Napoleon would sketch out in an afternoon the new constitution and legal arrangements for one of France’s imperial conquests. In Washington today, there’s no such panache, no Jacques-Louis David limning Bush in imperial drapery and resplendent crown (though surely Josephine’s heart beats beneath Laura’s delicious bosom). But all over town, lights blaze far into the night as staffers in Pentagon, State and National Security Council pore over blueprints for invasion and the possible lineaments of a post-Saddam Iraq. You’d have to go back to Kennedy-era nation-building to find equivalent hubris and expectancy.
But as the war planners irritably deride Iraq’s 12,000-page chronicle detailing its abandonment of weapons of mass destruction, a briefer memo sets forth with sarcastic glee all the reasons that even now Bush and his inner circle should think again and perhaps shrink back, even as George Bush Sr. did, from seeking to install an American mandate in Baghdad.
On Washington’s carousel, Anthony Cordesman is a prominent fixture, currently headquartered at the Center for Strategic and International Studies, prime Republican think tank on K Street, where an elevator ride can confront you with museum pieces stretching all the way back to Reagan’s first NSC Adviser, Richard Allen. Cordesman has held down big jobs in the Defense and Energy departments, has served as Senator John McCain’s national security assistant and strides confidently before the cameras whenever ABC News summons him for analysis and commentary.
Unusually, given this sort of curriculum vitae, Cordesman is a pretty smart fellow. We must ask, therefore, why he felt impelled, from all his dignity as the Arleigh Burke Chair at CSIS, to issue a “rough draft” memo, dated December 3 and now sparking its way around town, that derides Operation Oust Saddam as the recipe for a bloody mess.
So? Bloody Mess has been a standing item on the American imperial menu for more than a century. It’s a specialty of the house. Maybe Cordesman wants an “I told you so” on record. Whatever his motives, he paints an unflattering record of all those blueprints being staffed out in Washington’s drafting studios.
Title of paper: “Planning for a Self-Inflicted Wound: US Policy to Shape a Post-Saddam Iraq.” Theme: Operation Oust Saddam is an “uncoordinated and faltering effort.” We should “admit our level of ignorance.” “Far too many internal ‘experts'” have scant working knowledge of Iraq, writes Cordesman, who actually knows a lot about the place.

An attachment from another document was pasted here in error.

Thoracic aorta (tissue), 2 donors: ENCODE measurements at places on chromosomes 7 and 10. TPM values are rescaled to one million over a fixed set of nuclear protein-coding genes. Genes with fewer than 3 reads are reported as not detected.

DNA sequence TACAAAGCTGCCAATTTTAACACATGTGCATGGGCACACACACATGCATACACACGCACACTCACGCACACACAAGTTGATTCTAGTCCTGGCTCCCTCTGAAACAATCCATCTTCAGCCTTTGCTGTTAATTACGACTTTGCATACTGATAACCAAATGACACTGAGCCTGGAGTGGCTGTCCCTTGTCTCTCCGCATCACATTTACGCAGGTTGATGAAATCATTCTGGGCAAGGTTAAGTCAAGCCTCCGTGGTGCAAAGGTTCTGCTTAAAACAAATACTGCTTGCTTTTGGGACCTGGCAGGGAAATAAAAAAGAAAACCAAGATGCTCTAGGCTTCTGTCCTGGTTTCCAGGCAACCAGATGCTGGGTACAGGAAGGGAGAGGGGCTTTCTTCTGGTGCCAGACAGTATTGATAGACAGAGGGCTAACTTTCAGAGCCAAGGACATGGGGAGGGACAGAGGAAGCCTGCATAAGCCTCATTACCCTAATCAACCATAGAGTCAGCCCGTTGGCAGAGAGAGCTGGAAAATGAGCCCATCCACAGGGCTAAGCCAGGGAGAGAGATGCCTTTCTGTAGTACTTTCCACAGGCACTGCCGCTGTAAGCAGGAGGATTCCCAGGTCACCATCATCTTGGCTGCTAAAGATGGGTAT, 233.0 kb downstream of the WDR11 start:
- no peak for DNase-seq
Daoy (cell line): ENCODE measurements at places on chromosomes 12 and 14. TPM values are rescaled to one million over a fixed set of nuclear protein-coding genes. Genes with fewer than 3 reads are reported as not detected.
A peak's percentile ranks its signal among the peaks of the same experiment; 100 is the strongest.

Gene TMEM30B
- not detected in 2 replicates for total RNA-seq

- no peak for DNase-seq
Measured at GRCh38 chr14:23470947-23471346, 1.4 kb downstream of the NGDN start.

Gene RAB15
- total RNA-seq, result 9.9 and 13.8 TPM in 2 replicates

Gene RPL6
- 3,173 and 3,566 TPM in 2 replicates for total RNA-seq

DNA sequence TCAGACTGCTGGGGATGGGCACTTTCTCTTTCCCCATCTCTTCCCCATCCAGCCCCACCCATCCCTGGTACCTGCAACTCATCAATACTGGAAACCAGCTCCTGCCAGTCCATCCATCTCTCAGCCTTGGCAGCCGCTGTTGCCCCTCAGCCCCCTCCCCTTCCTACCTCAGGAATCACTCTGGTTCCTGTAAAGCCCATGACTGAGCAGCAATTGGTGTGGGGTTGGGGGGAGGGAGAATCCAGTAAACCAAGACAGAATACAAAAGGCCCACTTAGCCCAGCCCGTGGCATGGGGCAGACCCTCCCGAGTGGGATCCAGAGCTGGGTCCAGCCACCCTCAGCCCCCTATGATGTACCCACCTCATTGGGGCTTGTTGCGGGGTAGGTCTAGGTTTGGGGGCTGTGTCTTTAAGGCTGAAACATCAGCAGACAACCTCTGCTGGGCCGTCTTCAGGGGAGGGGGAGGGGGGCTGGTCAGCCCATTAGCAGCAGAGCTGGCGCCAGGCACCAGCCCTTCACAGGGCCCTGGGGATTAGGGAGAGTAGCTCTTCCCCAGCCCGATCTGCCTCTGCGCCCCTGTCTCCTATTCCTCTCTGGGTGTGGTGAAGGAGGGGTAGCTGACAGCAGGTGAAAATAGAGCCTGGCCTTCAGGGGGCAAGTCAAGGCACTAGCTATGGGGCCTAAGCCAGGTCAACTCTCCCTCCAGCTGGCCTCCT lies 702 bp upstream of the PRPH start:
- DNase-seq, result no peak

The sales job for Operation Oust Saddam has been lousy: “We face an Arab world where many see us as going to war to seize Iraq’s oil, barter deals with the Russians and French, create a new military base to dominate the region, and/or serve Israel’s interest.”
Stigmatizing what he calls “the US as Liberator Syndrome” Cordesman warns that “we may or may not be perceived as liberators…. We badly need to consider the Lebanon model: Hero to enemy in less than a year.”
He deplores the arrogance of planners who are gaming out a “best-case war.” To the contrary, Cordesman warns, “we may have to sharply escalate and inflict serious collateral damage.”
Riffling through the nation- and democracy-building game plans, Cordesman bleakly declares them “mindlessly stupid.” In words that should hang on the wall of every liberal interventionist, he says fiercely that “Iraq cannot be treated as an intellectual playground for political scientists or ideologues, and must not be treated as if its people were a collection of white rats that could be pushed through a democratic maze by a bunch of benevolent US soldiers and NGOs.”
Forget the carny lingo about building democracy. America’s priorities are already “non-democratic,” since “we virtually must enforce territorial integrity, and limit Kurdish autonomy.” There are, Cordesman maintains, already US war plans that call for an early US military presence in Kirkuk to insure that the Kurds do not attempt to seize it. Long-term efforts to establish some kind of Kurdish autonomy may go the same way as those early in the last century, which ended with British planes seeking to enforce the League of Nations mandate by poison gas.
As for the Shiites in the south, Cordesman seems to imply, no autonomist momentum should be allowed to develop, nor civil society permitted to flourish far beyond the existing supervision of the police and armed forces, which, after necessary purging at the top, should remain in place. Most of the existing structure of the Iraqi government is “vital.” Iraq “is not going to become a model government or democracy for years.”
What kind of economy would the US proconsul be supervising? Cordesman offers a reality check. Even before the Gulf War and sanctions, Iraq was plummeting from its peak at the start of the 1980s, when per capita oil wealth stood at $6,000, as against $700 now. Only twenty-four out of seventy-three oilfields are working, and anywhere from 20 percent to 40 percent of the wells are at risk.
These days, with a population expected to reach 37 million by 2020 (up from 9 million in 1970), unemployment stands at more than 25 percent, with 40 percent of the population under 15.
It doesn’t take long to run through Cordesman’s eleven pages, and the momentum of the argument is clear enough, as clear as the same arguments were to Bush the Elder and his advisers back in 1991: Why get deeper into this mess? Let Saddam keep his security forces intact and butcher the Shiites. Offer protection to the Kurds and let the place stew under the weight of sanctions.
Only in one respect does Cordesman part company with reality. He predicts that “everything we do from bombing to the first ground contact with Iraqis will be conducted in a media fishbowl.” Now, just as it knows how to create Bloody Messes, Empire knows how to ignore them later.
So will the Bloody Mess in Iraq get bloodier still? I’d say at this point the odds are even.